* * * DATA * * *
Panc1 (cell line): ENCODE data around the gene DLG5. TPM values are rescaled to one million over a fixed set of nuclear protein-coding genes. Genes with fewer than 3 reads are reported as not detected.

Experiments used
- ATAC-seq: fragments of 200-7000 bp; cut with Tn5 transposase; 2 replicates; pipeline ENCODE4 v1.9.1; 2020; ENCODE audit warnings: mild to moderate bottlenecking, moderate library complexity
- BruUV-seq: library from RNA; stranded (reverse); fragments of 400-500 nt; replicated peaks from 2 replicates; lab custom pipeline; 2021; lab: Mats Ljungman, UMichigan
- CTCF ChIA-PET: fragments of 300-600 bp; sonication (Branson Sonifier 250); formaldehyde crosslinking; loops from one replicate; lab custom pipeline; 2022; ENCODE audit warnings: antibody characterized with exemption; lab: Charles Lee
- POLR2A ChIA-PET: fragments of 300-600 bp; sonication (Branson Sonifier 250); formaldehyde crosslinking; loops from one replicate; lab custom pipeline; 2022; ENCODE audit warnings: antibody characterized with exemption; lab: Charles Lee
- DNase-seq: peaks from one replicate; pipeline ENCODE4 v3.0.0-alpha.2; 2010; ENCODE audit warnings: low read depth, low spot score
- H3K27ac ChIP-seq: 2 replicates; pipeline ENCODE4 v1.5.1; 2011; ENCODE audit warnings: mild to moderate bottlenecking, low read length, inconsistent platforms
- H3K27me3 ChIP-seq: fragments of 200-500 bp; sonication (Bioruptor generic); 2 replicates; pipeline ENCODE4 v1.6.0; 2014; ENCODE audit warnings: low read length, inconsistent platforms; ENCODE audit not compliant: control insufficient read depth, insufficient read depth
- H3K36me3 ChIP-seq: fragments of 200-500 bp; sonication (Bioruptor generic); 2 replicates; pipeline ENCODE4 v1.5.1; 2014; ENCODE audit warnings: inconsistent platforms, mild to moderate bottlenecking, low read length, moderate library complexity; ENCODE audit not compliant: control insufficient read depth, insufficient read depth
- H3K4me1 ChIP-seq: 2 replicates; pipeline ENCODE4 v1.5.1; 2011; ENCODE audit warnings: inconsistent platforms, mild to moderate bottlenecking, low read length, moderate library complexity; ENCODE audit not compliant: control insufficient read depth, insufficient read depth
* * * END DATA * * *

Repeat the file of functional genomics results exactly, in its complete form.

Panc1 (cell line): ENCODE data around the gene DLG5. TPM values are rescaled to one million over a fixed set of nuclear protein-coding genes. Genes with fewer than 3 reads are reported as not detected.

Experiments used
- ATAC-seq: fragments of 200-7000 bp; cut with Tn5 transposase; 2 replicates; pipeline ENCODE4 v1.9.1; 2020; ENCODE audit warnings: mild to moderate bottlenecking, moderate library complexity
- BruUV-seq: library from RNA; stranded (reverse); fragments of 400-500 nt; replicated peaks from 2 replicates; lab custom pipeline; 2021; lab: Mats Ljungman, UMichigan
- CTCF ChIA-PET: fragments of 300-600 bp; sonication (Branson Sonifier 250); formaldehyde crosslinking; loops from one replicate; lab custom pipeline; 2022; ENCODE audit warnings: antibody characterized with exemption; lab: Charles Lee
- POLR2A ChIA-PET: fragments of 300-600 bp; sonication (Branson Sonifier 250); formaldehyde crosslinking; loops from one replicate; lab custom pipeline; 2022; ENCODE audit warnings: antibody characterized with exemption; lab: Charles Lee
- DNase-seq: peaks from one replicate; pipeline ENCODE4 v3.0.0-alpha.2; 2010; ENCODE audit warnings: low read depth, low spot score
- H3K27ac ChIP-seq: 2 replicates; pipeline ENCODE4 v1.5.1; 2011; ENCODE audit warnings: mild to moderate bottlenecking, low read length, inconsistent platforms
- H3K27me3 ChIP-seq: fragments of 200-500 bp; sonication (Bioruptor generic); 2 replicates; pipeline ENCODE4 v1.6.0; 2014; ENCODE audit warnings: low read length, inconsistent platforms; ENCODE audit not compliant: control insufficient read depth, insufficient read depth
- H3K36me3 ChIP-seq: fragments of 200-500 bp; sonication (Bioruptor generic); 2 replicates; pipeline ENCODE4 v1.5.1; 2014; ENCODE audit warnings: inconsistent platforms, mild to moderate bottlenecking, low read length, moderate library complexity; ENCODE audit not compliant: control insufficient read depth, insufficient read depth
- H3K4me1 ChIP-seq: 2 replicates; pipeline ENCODE4 v1.5.1; 2011; ENCODE audit warnings: inconsistent platforms, mild to moderate bottlenecking, low read length, moderate library complexity; ENCODE audit not compliant: control insufficient read depth, insufficient read depth